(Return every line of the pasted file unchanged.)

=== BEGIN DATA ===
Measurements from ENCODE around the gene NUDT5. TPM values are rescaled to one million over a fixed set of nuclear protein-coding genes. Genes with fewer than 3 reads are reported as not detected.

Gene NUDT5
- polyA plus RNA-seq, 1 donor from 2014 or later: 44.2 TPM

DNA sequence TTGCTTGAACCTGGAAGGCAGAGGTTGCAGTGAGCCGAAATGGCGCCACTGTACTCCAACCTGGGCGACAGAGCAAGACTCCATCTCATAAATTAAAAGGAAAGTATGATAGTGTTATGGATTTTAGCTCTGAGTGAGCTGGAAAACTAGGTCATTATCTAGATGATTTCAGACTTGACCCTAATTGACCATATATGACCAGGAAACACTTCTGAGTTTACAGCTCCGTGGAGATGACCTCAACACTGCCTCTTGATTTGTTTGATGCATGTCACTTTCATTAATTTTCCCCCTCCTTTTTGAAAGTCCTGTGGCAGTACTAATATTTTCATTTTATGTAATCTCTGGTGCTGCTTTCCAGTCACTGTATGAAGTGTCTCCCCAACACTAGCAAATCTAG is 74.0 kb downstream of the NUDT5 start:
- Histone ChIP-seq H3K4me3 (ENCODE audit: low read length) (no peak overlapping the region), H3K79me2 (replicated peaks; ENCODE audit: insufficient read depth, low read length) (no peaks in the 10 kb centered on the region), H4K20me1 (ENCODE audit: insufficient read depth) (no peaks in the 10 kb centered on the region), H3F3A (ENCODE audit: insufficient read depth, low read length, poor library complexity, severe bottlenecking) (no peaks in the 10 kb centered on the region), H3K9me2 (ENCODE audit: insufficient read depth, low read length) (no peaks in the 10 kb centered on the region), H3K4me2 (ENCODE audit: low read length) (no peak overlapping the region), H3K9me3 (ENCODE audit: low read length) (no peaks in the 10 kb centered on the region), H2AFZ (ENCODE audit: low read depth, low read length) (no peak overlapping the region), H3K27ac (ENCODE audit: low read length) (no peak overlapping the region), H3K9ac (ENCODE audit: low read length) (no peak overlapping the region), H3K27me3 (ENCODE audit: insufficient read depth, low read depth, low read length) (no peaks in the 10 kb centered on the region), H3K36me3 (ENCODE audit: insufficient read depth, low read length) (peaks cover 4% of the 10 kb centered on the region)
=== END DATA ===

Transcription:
Measurements from ENCODE around the gene NUDT5. TPM values are rescaled to one million over a fixed set of nuclear protein-coding genes. Genes with fewer than 3 reads are reported as not detected.

Gene NUDT5
- polyA plus RNA-seq, 1 donor from 2014 or later: 44.2 TPM

DNA sequence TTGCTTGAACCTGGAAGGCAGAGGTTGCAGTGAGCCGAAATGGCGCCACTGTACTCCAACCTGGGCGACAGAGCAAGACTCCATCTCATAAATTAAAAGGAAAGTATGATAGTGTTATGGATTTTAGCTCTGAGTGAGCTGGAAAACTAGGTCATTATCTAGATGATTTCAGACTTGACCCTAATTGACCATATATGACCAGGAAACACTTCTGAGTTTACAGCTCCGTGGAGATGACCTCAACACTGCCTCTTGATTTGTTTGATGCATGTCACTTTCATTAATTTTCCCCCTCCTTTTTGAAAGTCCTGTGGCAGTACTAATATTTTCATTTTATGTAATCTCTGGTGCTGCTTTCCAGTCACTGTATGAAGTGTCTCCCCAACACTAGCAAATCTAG is 74.0 kb downstream of the NUDT5 start:
- Histone ChIP-seq H3K4me3 (ENCODE audit: low read length) (no peak overlapping the region), H3K79me2 (replicated peaks; ENCODE audit: insufficient read depth, low read length) (no peaks in the 10 kb centered on the region), H4K20me1 (ENCODE audit: insufficient read depth) (no peaks in the 10 kb centered on the region), H3F3A (ENCODE audit: insufficient read depth, low read length, poor library complexity, severe bottlenecking) (no peaks in the 10 kb centered on the region), H3K9me2 (ENCODE audit: insufficient read depth, low read length) (no peaks in the 10 kb centered on the region), H3K4me2 (ENCODE audit: low read length) (no peak overlapping the region), H3K9me3 (ENCODE audit: low read length) (no peaks in the 10 kb centered on the region), H2AFZ (ENCODE audit: low read depth, low read length) (no peak overlapping the region), H3K27ac (ENCODE audit: low read length) (no peak overlapping the region), H3K9ac (ENCODE audit: low read length) (no peak overlapping the region), H3K27me3 (ENCODE audit: insufficient read depth, low read depth, low read length) (no peaks in the 10 kb centered on the region), H3K36me3 (ENCODE audit: insufficient read depth, low read length) (peaks cover 4% of the 10 kb centered on the region)